Positive accounting theory

| September 29, 2018

Critically analyse and evaluate the arguments for, and against, for the
case study.
Which arguments do you consider to be more compelling? (In other words,
what is your
opinion?) (1000 words).
Note: Please use appropriate referencing
style. For this assignment, you may need to use Proquest.
Use recent academic journal
articles in referencing( in-text referencing is mandatory).

7.17. Read Accounting Headline
7.7 below, and, adopting a Positive Accounting theory perspective, consider the
following issues:
a) If a new accounting standard
impacts on profits, should this impact on the value of the firm, and if so,
b) Will the imposition of a
particular accounting method have implications for the efficiency of the

Accounting Headline 7.7 Implications of the release of new Accounting
Foster’s: les goodwill,
higher earnings
Anthony Hughes
The challenges facing investors
seeking a true picture of a company’s earnings during the impending profit
reporting season were underlined again on Friday when Foster’s flagged it would
report a $1.2 billion reduction in the
net assets under new accounting standards.
The transition to international
financial reporting standards (IFRS) means Foster’s net assets will fall from
$4.6 billion to $3.37 billion based on its last reported balance sheet, mainly
as a result of the internally generated goodwill on brand names not being
The other major contributor to
the reduction is the requirement to allow for deferred tax liabilities based on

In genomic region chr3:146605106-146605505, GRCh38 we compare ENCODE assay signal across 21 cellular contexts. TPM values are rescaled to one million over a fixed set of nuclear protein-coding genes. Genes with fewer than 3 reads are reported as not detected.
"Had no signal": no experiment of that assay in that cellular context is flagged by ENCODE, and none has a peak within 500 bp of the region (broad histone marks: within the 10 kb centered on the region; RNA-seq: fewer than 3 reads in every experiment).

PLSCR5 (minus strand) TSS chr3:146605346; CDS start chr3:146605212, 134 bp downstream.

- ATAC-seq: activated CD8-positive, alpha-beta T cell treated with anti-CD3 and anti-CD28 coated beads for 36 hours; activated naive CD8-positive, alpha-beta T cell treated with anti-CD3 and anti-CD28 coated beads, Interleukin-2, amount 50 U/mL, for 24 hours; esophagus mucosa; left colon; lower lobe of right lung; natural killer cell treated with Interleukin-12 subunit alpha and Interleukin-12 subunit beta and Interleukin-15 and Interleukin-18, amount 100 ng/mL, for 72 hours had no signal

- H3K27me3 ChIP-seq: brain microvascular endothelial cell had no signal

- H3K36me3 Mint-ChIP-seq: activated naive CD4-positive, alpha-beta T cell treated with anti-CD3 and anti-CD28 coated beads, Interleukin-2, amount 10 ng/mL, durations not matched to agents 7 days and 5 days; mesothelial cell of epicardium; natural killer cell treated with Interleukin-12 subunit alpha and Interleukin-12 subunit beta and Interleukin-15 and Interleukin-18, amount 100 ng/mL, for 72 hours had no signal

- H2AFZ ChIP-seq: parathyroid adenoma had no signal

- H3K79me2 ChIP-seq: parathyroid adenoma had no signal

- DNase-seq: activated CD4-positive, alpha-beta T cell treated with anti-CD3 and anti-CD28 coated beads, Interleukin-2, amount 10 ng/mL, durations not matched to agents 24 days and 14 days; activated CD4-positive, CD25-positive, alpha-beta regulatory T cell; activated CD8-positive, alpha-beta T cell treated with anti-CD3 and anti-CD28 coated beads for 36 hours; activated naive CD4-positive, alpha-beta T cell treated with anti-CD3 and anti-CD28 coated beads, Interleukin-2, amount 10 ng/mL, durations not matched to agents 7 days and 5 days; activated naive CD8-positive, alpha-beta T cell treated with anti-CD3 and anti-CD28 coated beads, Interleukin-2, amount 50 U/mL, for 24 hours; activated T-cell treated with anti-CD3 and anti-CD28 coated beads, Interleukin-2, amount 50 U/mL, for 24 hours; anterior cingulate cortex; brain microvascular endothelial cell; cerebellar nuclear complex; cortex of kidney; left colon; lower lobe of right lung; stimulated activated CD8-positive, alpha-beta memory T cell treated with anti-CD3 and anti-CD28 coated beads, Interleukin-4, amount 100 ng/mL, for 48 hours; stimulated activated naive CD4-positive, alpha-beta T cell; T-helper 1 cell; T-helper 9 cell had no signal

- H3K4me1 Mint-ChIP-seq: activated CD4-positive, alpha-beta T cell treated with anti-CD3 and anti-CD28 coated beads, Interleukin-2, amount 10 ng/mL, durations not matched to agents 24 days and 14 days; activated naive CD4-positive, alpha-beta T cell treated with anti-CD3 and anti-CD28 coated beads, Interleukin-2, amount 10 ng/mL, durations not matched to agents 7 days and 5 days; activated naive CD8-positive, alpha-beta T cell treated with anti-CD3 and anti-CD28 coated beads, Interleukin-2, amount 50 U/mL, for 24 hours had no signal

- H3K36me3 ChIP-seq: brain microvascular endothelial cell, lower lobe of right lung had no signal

the difference between the carrying value of assets and their cost base.
Despite scepticism about the
likely success of Foster’s recent $3 billion acquisition of winemaker Southcorp
and Foster’s ability to extract sufficient merger synergies, the changes to the
reported accounts do not relate to any issues with that acquisition. The
brewing and winemaking group told analysts the balance sheet adjustments
wouldn’t affect in cash flows or ability to pay dividends.
But reported profits will be
higher than they otherwise would be because of the removal of goodwill
amortisation charges.
Under the standards, goodwill is
instead subject to an annual ‘impairment test’, with the elimination of
amortisation expenses boosting reported profits. If the new standards were
applied to Foster’s half-year accounts to December 31, 2004, the company would
have made a net profit of $783.2 million versus the $757 million reported.
The reduced asset base reported
by companies such as Foster’s will also mean they will report more favourable
returns on these written-down asset values.
The transition to new standards
has raised concerns that companies will announce potentially misleading profit
numbers and will be reluctant to predict future profits because of the
uncertainty around some aspects of the standards. There is also concern about
how credit ratings agencies will react to such wild swings in balance sheet
But the adoption of the standards
will make it easier for investment analysts to compare companies to their
global peers. In Foster’s case, this means investment analysts will be able to
better discern whether it is outperforming global wine and brewing peers such
as Diageo and Pernod Richard.
ABN Amro Asset Management’s Mark
Nathan said: ‘It differs by company and industry. There will be some concern
over whether the new standards result in a less realistic portrayal of what’s
happening than the current Australian standards, but by and large it’s an
However, Goldman Sachs JBWere
said in a note to clients that given the shortened period in which companies
must now report their results, the new standards ‘would only add to the data
overload during the last two or three weeks of August.’ Foster’s closed 2?
higher at $5.46.

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